Most Brutal Punishments From History
History is a great and terrible thing. Throughout the times, there were many ugly things that occurred, and many devices used to make those things occur. We’ve compiled a list of some of the cruelest punishments of the ancient world and the Middle Ages.
One of the cruelest punishments invented in Ancient Greece, this particular type of torture was just as unpleasant as everything else on this list (you’ll see why in a minute). The Brazen Bull was just that – a sculpture of a bull with a fire built underneath it. The victim was placed inside it and slowly roasted to death as the fire burned and the metal grew hotter and hotter. I’m sure you can imagine the pain the victims were in – well, so could the creators of the brazen bull. In fact, they chose the bull because the victims’ screams sounded just like the bellowing of a bull!
This device was a form of a capital punishment of criminals until the 19th century. Also originated in Ancient Greece, it was adopted by many European countries in the Middle Ages. Usually, by the end of the torture by way of the Catherine Wheel, also known as the breaking wheel, the victim would have every bone in their body broken after suffering for a few days.
Chair of Torture
“Game of Thrones” fans would probably recognize this one – although The Iron Throne is a bit different, it was inspired by the Chair of Torture (also known as the Judas Chair). Layered with about a thousand sharp spikes the chair in question had tight straps attached in order to restrain the poor victim. As if that wasn’t gruesome enough, the chair was also used to scare people into confessing to their crimes while they watched other people be tortured on the chair. The practice was also in place until the 19th century.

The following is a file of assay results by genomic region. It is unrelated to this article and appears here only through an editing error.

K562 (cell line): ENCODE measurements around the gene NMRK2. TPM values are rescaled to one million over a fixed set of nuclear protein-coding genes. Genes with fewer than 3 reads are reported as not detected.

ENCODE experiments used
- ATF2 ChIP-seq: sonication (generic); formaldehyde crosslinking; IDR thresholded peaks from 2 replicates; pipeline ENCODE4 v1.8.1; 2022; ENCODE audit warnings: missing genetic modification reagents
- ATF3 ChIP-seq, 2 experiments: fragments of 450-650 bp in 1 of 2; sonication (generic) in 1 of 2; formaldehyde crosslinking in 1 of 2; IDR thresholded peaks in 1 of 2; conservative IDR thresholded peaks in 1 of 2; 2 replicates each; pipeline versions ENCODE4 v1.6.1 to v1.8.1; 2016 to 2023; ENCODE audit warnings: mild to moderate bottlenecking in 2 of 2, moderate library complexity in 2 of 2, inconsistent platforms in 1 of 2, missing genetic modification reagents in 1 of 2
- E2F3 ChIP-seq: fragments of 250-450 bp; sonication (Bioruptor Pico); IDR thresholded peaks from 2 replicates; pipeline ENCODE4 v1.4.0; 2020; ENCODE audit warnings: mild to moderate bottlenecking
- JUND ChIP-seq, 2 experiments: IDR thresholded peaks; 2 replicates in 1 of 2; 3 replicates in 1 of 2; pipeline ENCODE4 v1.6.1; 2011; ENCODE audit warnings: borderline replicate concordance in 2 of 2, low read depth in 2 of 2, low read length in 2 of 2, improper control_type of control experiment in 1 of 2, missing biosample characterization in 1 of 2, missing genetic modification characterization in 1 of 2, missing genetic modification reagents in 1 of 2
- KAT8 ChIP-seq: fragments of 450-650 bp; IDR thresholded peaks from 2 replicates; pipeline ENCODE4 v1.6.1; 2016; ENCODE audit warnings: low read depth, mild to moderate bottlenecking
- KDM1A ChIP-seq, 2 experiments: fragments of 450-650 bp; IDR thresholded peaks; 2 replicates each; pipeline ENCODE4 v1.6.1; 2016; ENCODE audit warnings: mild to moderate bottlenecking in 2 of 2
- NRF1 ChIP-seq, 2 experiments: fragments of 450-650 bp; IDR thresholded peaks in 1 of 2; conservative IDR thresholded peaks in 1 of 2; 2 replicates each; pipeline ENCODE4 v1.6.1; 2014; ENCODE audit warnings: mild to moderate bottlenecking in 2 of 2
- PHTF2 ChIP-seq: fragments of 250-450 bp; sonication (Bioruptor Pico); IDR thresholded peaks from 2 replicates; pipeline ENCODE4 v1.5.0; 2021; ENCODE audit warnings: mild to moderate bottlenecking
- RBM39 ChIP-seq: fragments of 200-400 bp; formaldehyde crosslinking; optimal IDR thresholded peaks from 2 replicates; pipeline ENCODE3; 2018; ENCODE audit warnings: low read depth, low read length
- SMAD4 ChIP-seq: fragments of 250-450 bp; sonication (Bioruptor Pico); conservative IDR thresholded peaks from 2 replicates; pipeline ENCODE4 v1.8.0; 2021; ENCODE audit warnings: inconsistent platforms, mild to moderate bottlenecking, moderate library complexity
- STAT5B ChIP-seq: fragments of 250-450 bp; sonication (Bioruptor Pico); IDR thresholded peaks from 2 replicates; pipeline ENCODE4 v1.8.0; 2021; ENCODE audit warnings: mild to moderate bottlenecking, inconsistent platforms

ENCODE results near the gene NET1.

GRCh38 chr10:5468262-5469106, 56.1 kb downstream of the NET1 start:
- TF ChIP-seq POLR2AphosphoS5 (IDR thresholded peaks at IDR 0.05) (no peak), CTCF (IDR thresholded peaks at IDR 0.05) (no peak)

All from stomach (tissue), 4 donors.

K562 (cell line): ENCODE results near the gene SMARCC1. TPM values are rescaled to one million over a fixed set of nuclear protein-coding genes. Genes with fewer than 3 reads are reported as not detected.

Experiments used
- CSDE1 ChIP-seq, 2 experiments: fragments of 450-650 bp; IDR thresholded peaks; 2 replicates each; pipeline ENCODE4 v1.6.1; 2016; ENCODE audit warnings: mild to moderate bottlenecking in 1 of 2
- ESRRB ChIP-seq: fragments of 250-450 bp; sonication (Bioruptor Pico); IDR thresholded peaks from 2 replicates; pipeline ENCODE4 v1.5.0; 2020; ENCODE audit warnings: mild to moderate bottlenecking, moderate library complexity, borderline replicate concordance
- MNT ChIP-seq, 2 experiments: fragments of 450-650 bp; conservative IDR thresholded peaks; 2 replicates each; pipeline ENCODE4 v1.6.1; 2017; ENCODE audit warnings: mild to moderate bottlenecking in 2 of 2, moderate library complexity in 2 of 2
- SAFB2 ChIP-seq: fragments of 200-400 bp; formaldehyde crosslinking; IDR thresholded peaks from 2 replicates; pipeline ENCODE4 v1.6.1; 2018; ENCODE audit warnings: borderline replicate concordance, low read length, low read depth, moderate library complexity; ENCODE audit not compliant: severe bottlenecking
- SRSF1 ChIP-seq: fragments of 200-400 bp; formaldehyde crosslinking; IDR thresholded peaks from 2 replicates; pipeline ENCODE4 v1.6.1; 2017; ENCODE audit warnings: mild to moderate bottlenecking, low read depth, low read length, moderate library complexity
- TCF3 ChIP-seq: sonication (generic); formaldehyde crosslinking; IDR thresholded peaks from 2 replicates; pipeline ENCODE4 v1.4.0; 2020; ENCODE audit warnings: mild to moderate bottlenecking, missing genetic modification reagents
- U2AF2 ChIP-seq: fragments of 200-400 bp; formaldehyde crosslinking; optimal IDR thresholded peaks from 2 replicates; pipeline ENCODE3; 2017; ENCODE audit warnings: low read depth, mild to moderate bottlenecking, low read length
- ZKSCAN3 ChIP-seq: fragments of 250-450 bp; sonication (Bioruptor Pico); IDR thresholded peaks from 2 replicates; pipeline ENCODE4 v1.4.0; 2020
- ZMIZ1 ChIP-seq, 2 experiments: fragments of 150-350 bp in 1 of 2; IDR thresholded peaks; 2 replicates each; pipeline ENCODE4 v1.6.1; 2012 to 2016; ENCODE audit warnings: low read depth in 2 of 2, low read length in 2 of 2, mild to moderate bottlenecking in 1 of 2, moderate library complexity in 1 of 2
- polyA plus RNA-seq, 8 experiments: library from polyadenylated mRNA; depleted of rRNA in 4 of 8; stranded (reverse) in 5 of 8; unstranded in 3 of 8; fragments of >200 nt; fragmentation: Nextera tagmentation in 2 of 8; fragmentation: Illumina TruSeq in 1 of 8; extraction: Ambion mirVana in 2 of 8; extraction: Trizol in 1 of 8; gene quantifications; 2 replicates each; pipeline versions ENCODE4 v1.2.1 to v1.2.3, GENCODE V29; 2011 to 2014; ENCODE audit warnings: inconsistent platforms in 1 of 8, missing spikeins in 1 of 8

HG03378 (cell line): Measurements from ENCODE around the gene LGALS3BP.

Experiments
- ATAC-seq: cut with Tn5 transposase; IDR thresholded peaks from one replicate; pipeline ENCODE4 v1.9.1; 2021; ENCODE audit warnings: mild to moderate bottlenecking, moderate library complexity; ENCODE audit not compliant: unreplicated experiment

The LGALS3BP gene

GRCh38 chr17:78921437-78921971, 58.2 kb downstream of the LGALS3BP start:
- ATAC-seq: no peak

This was a common practice from around 6th century BC until 4th century AD by the Romans and the Persians, as well as other ancient nations. In fact, it’s still practiced in some countries today. Those of you familiar with the Bible can imagine how gruesome crucifixion could be – victims usually died from bleeding to death after a few days of starvation and dehydration.
This article is turning out to be very “Game of Thrones” – those of you who love the show would recognize this practice as the signature move of one of the Houses. The practice of flaying isn’t just fictional, however. The brutal punishment was widely used in the Middle Ages in Africa and the Middle East. Sometimes, elements like salt were involved to increase the victim’s suffering while they bleed to death.
Most of you know that Dracula wasn’t just a figment of Bram Stoker’s imagination – the Romanian vampire was based on Vlad the Impaler of Transylvania. He forced his victims to sit on a sharp pole raised upright. It could take up to three days to die by impalement, an extremely painful and cruel punishment. The practice wasn’t just employed by Vlad – it was quite popular in Greece, Turkey, and China during the Middle Ages.
While some of you might say that listening to the band of the same name is one of the cruelest punishments, I would respectfully disagree and point you towards the direction of a practice employed in the Middle Ages. The device used consisted of an iron cabinet with a spike-covered interior (not unlike the chair of torture). Once the victim was locked inside, it couldn’t move due to the spikes all over them. The interrogator would poke them from the outside and yell their questions.